January 7, 2009

Organic wine

updated 6-2-09
Cheers! Salud! Prost! Let’s celebrate. Even with folks dining out less during this economic downturn, sales of moderately priced $10 to $14 wines are going strong. Your doctor may advise that wine, in moderation, is good for you—assuming no substance abuse issues. The wine industry is adopting more environmentally responsible practices. In a recent survey, 80 percent of the vineyards say they reduced their use of chemicals and used sustainable farming practices during 2008 on at least part of their acreage.

Organic Wines (see June 2009 update below)— Are now more widely available and selling well, but the term "organic" means different things in different countries. In France and Italy, wines labeled "organic" may contain added sulfite, a preservative that stabilizes wine. But the U. S Department of Agriculture (USDA) requires that U.S. wines that carry a “100% Organic” (no pesticides or chemicals) or “Organic” (95% organically grown ingredients) labels can have no added sulfites.

Then there’s “Made with Organic Grapes” on some wine labels, but no USDA seal. Those contain at least 70% organic ingredients, and it’s a clue that sulfites have been added. That's not necessarily a bad thing, unless you’re allergic to them.

Even if your favorite vino doesn't have an organic label, it could come from a vineyard that operates organically, yet chooses not to apply for certification. So it's a good idea to buy from a store or local vineyard where they know their products. Williamsburg Winery, for example, “uses a sustainable approach,” says vineyard manager Tom Child, “and we lean organic as much as possible, but the humidity here is a big challenge.”

The Wine Seller on Monticello Road “stocks from 10 to 15 certified organic wines, with an additional 30 to 40 made with organic grapes,” said general manager Heather Hatcher-Dunn. Virginia’s Associated Distributors’ district manager, Rosa Diaz Hall, also told me that area grocery stores carry the BonTerra label that’s “made with organic grapes” and it’s selling well.

No Whining Please — Consumers can anticipate major changes in wine packaging during the next five to ten years, as producers replace corks with screw caps, and shift to lightweight ‘bag in box’ packaging and even plastic bottles. Boxed wine is often shunned by some wine snobs, but it boasts less than half the carbon footprint of bottled wine since heavier glass requires more fuel for shipping.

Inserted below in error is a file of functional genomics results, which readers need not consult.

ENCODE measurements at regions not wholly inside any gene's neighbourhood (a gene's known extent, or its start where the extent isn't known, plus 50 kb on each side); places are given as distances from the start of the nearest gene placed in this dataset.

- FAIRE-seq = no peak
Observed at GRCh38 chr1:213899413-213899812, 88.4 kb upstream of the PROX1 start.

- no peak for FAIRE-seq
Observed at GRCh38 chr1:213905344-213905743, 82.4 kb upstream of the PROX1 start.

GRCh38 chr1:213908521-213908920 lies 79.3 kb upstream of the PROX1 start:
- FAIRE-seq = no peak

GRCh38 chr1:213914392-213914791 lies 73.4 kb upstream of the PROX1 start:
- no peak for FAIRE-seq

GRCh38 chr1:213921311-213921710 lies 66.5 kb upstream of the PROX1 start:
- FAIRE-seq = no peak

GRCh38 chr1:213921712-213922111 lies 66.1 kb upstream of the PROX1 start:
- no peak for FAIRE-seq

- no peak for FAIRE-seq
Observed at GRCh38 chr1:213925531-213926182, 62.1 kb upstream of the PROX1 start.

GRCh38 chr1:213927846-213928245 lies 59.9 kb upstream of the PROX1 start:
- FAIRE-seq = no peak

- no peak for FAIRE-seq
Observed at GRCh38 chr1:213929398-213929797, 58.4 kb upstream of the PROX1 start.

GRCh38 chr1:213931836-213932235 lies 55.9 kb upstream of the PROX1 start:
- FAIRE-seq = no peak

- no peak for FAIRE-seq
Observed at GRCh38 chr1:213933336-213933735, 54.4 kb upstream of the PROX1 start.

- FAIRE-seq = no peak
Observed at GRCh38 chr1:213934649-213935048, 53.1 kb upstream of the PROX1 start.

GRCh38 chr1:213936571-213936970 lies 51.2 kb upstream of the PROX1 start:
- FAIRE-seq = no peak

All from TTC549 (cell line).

Wine drinkers can truly think outside the box with a new organic wine, Yellow+Blue (get it?). It comes in a light-weight TetraPak container, traditionally associated with juice boxes, to reduce its shipping weight.

Boisset Family Estates recently announced that all of its Beaujolais Nouveau exported to North America will be in lightweight PET plastic bottles. The annual release of this wine is always on the third Thursday of November—just in time for Thanksgiving.

New Organic Wine Labeling Policy Effective: June 2, 2009
Labels on organic wines now a bit clearer? Perhaps!
Listen up if you are confused about the difference between made with organic ingredients and certified organic.

Wines that are labeled "Made with Organic Ingredients" will now have to indicate if there are non-organic ingredients in the wine, too. It can be done with a variation on one of the following statements:

--“Made with Organic and Non-Organic Grapes”;
--“Made with Organic [variety] Grapes and Non-Organic [variety] Grapes”;
--“Made with _% Organic Grapes and _% Grapes”;
--“Made with _% Organic [variety] Grapes and _% Non-Organic [variety] Grapes”

But it’s still a tad confusing. Just because a bottle of wine contains 100 percent organic grapes, it does not mean that it meets the USDA’s standard to be certified organic. If the wine contains added sulfites or it did not go through the USDA certification process, it cannot be certified organic.

In order to avoid confusion, (REALLY?) if a wine is made with 100 percent organic ingredients, it cannot be labeled "100% organic ingredients." The concern is that consumers might think it’s certified. Instead, the wine may label itself with something like “Ingredients: Organic Grapes.” This is supposed to let consumers know that there are no non-organic grapes in the wine.